Navigation

 
Please note:
You are in the euro|topics archive. For current articles from the European press review, please go to www.eurotopics.net.

Home / Index of Authors


Cornea, Andrei


RSS Subscribe to receive the texts of "Cornea, Andrei" as RSS feeds


2 articles of this author have been cited in the European Press Review so far.


Revista 22 - Romania | 22/06/2009

Romanian politicians are no luxury tailors

Of late the Romanian government has been able to issue so-called "urgency decrees" to alter laws that have not yet entered force. Revista 22 magazine criticises this: "A law is like a piece of clothing. The more often it is darned, the worse it looks and the more apparent the clumsiness of the tailor becomes. Like the majority of the nation Romanian politicians believe that the parliament is merely a decorative institution full of European instances, the main purpose of which is to do profitable and easy work as well as commit major collective follies … . Yet our ruler himself is often incompetent, morally unstable and driven by party interests. He is a botcher, not a luxury tailor. The only chance we have of getting half-way acceptable laws is for them to be passed by those who are supposed to pass them - i.e. the parliament - after intense, comprehensive and responsible discussion conducted in the public eye."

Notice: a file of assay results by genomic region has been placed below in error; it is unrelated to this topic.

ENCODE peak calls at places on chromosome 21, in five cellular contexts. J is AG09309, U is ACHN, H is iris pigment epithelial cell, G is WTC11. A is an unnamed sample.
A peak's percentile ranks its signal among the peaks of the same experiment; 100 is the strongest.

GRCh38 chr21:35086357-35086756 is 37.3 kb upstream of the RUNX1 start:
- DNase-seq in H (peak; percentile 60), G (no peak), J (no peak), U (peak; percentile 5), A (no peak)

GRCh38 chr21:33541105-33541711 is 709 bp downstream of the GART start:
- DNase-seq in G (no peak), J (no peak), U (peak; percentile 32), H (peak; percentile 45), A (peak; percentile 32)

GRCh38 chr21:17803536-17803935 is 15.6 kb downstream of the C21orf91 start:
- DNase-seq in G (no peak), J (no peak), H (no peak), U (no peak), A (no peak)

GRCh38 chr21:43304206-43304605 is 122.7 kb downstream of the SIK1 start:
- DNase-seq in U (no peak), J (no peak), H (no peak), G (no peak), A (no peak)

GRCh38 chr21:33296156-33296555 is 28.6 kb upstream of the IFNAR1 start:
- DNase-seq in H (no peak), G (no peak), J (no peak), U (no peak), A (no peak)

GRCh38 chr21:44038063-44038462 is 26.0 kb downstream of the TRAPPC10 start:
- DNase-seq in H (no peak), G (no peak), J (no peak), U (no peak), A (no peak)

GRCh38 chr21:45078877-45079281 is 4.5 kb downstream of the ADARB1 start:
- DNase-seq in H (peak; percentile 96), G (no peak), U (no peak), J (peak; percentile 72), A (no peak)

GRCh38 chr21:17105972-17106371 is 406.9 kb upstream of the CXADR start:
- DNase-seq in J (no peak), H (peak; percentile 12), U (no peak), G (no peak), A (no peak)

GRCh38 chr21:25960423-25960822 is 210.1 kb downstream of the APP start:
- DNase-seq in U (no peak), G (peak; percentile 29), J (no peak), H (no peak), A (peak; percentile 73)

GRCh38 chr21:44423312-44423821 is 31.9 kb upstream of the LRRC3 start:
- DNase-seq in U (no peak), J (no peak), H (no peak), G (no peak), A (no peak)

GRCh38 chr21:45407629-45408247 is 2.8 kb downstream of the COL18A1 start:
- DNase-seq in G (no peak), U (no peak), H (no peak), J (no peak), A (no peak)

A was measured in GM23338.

Revista 22 - Romania | 18/06/2007

Andrei Cornea on the Romanians' concept of guilt

The news that the public prosecutor's office in Bucharest has decided after a two-year investigation to bring corruption charges against former Prime Minister Adrian Nastase prompts Andrei Cornea to reflect on how Romania deals with guilt. Cornea is convinced that Nastase will not admit his guilt: "Here in Romania there is no consciousness of moral guilt. People don't feel guilty about committing criminal offences or about the way they live. It's always the others who are to blame, the foreigners, the enemy, those who are different from us. People don't think it's a bad thing to break the law, but they're embarrassed to be seen in handcuffs. It's not the act of stealing that is shameful but the arrest that proves one wasn't man enough to get away with it, because it shows that one didn't pay the bribes quickly enough or pay enough... As long as society regards the only mistake to be in letting oneself get caught, it will be difficult to build up a functioning judiciary that can make people assume moral responsibility. "

» Index of Authors


Other content